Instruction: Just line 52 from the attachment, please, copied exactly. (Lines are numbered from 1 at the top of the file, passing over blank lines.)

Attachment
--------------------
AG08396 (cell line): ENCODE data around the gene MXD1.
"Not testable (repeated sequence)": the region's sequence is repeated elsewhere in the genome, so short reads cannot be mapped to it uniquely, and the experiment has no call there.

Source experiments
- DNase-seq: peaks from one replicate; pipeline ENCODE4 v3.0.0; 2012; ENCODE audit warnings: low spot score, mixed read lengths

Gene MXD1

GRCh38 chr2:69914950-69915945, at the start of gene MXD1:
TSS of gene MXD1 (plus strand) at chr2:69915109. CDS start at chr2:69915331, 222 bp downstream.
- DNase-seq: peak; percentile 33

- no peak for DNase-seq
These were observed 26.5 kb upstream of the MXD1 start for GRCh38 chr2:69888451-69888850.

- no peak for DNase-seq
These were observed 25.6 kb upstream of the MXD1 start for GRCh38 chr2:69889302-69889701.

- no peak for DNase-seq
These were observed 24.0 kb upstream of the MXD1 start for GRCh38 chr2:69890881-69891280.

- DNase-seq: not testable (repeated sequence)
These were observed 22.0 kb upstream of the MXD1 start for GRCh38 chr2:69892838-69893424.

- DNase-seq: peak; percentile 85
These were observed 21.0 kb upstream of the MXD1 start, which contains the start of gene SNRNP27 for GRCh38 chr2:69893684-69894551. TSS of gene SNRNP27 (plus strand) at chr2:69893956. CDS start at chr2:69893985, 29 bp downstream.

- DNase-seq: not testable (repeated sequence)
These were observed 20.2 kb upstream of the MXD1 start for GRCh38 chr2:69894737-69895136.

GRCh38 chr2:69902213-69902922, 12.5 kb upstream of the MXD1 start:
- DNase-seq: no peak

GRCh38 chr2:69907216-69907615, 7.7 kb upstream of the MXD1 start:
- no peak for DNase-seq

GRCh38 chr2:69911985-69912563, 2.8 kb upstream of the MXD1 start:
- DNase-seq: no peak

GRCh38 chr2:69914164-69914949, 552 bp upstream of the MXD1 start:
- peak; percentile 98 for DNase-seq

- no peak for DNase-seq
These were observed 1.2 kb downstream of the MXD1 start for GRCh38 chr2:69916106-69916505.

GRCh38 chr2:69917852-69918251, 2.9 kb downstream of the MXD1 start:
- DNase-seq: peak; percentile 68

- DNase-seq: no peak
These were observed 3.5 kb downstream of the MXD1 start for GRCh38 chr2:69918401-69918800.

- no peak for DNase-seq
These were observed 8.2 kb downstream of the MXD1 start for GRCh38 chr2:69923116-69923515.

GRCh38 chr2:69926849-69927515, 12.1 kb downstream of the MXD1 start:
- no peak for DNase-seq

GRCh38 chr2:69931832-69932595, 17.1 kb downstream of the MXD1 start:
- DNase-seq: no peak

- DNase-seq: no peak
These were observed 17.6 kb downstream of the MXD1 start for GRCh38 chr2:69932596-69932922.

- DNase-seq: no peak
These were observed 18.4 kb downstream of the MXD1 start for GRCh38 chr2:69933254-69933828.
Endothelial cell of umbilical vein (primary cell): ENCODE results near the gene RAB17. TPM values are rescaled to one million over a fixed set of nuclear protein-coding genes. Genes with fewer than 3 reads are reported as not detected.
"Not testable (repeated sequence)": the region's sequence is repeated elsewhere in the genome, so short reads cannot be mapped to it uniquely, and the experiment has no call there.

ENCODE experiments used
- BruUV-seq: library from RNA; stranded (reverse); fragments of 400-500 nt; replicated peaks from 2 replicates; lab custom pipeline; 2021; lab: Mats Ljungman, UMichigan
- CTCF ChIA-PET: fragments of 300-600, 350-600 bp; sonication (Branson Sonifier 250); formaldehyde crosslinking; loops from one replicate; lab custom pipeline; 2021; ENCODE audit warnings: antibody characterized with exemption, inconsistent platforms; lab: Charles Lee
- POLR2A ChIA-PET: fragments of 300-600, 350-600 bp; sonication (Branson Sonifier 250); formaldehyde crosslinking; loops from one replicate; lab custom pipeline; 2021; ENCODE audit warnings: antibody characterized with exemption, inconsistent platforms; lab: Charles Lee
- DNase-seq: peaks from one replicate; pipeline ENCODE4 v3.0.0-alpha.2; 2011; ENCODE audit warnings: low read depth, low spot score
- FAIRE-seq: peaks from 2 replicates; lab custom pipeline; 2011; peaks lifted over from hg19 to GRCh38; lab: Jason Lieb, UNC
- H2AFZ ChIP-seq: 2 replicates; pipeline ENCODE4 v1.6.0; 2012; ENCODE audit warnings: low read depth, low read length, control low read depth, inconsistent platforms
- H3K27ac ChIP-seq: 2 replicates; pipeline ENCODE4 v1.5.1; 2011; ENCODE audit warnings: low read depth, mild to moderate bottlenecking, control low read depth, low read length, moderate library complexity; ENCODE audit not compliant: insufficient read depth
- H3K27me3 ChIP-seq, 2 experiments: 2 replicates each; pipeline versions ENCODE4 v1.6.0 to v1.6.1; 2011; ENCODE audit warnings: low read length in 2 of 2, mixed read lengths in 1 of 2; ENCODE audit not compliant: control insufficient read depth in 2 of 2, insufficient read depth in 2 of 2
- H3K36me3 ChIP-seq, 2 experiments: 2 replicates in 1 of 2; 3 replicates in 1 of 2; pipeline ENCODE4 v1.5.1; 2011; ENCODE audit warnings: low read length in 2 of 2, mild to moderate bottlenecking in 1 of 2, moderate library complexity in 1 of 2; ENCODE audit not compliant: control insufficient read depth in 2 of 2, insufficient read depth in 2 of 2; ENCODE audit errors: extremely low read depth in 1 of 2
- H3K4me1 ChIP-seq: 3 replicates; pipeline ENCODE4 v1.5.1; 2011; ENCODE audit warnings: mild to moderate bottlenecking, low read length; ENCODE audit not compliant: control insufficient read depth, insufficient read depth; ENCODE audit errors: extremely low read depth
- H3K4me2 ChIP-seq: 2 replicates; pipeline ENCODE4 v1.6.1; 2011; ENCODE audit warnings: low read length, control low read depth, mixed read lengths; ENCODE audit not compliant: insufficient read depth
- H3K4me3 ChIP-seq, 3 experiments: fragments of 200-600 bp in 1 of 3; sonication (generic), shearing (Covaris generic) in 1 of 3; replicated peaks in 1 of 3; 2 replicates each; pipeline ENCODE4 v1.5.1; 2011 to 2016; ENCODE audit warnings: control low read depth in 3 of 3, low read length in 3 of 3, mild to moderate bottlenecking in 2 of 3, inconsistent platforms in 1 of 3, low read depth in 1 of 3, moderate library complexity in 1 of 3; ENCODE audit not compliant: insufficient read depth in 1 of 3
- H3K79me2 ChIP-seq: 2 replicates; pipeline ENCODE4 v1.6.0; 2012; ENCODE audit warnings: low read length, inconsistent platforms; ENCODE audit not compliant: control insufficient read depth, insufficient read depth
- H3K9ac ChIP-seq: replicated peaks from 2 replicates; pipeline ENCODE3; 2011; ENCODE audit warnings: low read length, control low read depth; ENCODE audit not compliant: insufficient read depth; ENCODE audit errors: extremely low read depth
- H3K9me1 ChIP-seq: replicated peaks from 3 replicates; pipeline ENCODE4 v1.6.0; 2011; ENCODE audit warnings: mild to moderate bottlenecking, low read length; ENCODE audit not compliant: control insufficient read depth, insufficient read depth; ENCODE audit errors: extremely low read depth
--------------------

- FAIRE-seq: peaks from 2 replicates; lab custom pipeline; 2011; peaks lifted over from hg19 to GRCh38; lab: Jason Lieb, UNC